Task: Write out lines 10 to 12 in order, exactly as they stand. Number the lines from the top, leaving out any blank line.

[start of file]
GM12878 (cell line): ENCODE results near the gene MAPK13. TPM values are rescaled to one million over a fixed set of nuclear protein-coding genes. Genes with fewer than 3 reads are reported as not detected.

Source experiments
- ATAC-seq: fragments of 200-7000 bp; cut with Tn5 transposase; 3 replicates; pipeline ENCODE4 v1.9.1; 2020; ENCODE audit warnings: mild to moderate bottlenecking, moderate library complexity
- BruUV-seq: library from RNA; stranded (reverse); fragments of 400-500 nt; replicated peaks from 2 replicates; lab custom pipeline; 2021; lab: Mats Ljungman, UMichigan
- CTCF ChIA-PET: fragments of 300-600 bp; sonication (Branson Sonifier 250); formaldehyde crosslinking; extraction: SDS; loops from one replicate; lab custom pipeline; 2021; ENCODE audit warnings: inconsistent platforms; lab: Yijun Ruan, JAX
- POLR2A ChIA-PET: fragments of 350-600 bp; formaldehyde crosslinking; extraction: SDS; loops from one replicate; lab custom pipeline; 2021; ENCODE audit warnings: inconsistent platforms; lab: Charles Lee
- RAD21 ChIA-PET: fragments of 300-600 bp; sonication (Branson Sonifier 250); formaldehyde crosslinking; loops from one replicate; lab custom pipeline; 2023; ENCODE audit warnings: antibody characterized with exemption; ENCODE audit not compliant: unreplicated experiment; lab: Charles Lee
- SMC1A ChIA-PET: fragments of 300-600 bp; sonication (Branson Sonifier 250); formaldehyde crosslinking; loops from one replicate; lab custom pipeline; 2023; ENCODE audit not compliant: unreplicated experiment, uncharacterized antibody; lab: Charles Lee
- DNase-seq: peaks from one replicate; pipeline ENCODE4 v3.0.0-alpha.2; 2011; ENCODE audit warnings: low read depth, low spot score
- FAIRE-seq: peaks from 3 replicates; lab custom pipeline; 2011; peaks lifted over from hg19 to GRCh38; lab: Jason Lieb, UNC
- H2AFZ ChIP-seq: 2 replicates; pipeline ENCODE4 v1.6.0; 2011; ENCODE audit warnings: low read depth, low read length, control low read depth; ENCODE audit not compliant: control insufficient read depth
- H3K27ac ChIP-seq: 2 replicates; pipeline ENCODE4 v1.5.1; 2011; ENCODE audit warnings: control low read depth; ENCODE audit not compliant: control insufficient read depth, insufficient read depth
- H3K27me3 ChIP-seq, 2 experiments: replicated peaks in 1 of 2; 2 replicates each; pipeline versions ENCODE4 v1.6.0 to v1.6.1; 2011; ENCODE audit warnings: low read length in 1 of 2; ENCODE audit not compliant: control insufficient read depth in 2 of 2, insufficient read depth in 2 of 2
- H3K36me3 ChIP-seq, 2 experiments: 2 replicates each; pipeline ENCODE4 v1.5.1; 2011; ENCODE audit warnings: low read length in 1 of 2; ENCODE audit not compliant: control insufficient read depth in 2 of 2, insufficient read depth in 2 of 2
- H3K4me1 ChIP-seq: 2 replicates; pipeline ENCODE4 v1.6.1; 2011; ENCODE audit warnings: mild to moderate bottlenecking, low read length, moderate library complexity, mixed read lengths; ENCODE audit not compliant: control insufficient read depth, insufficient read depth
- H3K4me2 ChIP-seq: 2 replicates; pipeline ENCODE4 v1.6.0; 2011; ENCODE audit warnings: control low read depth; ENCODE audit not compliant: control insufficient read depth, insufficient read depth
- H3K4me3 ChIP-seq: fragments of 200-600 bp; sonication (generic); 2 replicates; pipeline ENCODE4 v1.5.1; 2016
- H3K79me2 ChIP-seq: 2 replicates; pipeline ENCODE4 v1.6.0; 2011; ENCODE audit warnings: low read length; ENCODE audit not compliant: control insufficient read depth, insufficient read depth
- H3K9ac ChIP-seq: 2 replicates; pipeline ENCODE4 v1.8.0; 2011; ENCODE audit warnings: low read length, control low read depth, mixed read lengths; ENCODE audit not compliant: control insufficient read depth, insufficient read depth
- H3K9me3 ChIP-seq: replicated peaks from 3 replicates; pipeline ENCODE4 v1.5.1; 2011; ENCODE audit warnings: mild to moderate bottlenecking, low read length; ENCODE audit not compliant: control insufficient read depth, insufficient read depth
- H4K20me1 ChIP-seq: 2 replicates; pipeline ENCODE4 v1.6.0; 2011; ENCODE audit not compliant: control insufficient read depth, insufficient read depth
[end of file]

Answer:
- FAIRE-seq: peaks from 3 replicates; lab custom pipeline; 2011; peaks lifted over from hg19 to GRCh38; lab: Jason Lieb, UNC
- H2AFZ ChIP-seq: 2 replicates; pipeline ENCODE4 v1.6.0; 2011; ENCODE audit warnings: low read depth, low read length, control low read depth; ENCODE audit not compliant: control insufficient read depth
- H3K27ac ChIP-seq: 2 replicates; pipeline ENCODE4 v1.5.1; 2011; ENCODE audit warnings: control low read depth; ENCODE audit not compliant: control insufficient read depth, insufficient read depth